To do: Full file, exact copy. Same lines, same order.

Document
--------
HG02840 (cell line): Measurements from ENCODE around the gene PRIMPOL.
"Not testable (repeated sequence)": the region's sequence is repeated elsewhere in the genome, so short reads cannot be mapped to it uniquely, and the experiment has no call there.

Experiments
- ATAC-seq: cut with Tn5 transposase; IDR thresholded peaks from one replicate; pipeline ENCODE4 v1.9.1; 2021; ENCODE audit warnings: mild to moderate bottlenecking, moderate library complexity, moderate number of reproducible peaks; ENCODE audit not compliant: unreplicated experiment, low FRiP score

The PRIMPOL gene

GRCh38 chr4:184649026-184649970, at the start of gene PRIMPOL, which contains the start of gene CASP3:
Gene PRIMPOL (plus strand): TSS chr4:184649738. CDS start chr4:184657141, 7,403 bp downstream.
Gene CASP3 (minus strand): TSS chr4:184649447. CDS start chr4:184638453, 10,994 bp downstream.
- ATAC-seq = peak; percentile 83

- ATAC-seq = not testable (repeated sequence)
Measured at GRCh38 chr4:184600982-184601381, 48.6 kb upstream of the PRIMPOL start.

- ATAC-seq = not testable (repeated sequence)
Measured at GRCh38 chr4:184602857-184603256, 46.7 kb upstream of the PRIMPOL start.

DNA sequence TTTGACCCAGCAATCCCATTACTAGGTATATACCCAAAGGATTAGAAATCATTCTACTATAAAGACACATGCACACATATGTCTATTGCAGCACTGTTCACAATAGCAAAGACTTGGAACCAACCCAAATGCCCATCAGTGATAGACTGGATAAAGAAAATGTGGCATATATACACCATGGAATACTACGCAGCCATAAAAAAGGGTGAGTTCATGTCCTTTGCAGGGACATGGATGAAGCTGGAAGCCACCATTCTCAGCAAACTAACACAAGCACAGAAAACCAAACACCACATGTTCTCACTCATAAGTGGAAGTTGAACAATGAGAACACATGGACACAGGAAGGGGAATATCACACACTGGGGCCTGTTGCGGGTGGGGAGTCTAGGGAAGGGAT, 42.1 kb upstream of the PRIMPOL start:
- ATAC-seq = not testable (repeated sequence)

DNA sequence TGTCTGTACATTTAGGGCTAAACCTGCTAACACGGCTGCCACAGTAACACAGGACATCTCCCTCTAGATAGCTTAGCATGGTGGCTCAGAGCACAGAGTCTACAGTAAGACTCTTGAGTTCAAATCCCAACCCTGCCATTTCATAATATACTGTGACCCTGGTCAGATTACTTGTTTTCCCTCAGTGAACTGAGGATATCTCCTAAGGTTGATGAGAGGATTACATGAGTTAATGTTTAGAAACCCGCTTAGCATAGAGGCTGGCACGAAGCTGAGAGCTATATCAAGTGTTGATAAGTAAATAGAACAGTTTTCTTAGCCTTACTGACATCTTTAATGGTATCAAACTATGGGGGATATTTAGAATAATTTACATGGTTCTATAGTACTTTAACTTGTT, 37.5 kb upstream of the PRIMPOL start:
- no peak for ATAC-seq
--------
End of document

HG02840 (cell line): Measurements from ENCODE around the gene PRIMPOL.
"Not testable (repeated sequence)": the region's sequence is repeated elsewhere in the genome, so short reads cannot be mapped to it uniquely, and the experiment has no call there.

Experiments
- ATAC-seq: cut with Tn5 transposase; IDR thresholded peaks from one replicate; pipeline ENCODE4 v1.9.1; 2021; ENCODE audit warnings: mild to moderate bottlenecking, moderate library complexity, moderate number of reproducible peaks; ENCODE audit not compliant: unreplicated experiment, low FRiP score

The PRIMPOL gene

GRCh38 chr4:184649026-184649970, at the start of gene PRIMPOL, which contains the start of gene CASP3:
Gene PRIMPOL (plus strand): TSS chr4:184649738. CDS start chr4:184657141, 7,403 bp downstream.
Gene CASP3 (minus strand): TSS chr4:184649447. CDS start chr4:184638453, 10,994 bp downstream.
- ATAC-seq = peak; percentile 83

- ATAC-seq = not testable (repeated sequence)
Measured at GRCh38 chr4:184600982-184601381, 48.6 kb upstream of the PRIMPOL start.

- ATAC-seq = not testable (repeated sequence)
Measured at GRCh38 chr4:184602857-184603256, 46.7 kb upstream of the PRIMPOL start.

DNA sequence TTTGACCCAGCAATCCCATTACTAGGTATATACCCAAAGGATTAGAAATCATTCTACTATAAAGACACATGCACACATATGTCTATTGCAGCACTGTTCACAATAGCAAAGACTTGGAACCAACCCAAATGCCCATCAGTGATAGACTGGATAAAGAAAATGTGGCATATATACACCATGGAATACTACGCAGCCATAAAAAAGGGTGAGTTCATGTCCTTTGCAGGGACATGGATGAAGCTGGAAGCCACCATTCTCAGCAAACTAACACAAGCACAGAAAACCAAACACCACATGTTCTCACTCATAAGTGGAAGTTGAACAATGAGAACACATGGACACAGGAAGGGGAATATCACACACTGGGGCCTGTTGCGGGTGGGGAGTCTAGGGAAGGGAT, 42.1 kb upstream of the PRIMPOL start:
- ATAC-seq = not testable (repeated sequence)

DNA sequence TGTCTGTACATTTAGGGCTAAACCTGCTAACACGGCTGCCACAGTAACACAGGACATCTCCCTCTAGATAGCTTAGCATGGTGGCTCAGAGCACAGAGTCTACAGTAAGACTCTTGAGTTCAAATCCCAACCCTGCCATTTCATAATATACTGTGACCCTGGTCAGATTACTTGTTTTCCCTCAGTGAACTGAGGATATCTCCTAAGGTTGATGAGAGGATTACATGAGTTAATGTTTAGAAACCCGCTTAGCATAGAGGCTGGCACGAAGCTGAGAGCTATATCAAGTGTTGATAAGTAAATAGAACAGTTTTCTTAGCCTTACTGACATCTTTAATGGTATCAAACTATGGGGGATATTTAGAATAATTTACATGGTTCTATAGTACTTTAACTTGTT, 37.5 kb upstream of the PRIMPOL start:
- no peak for ATAC-seq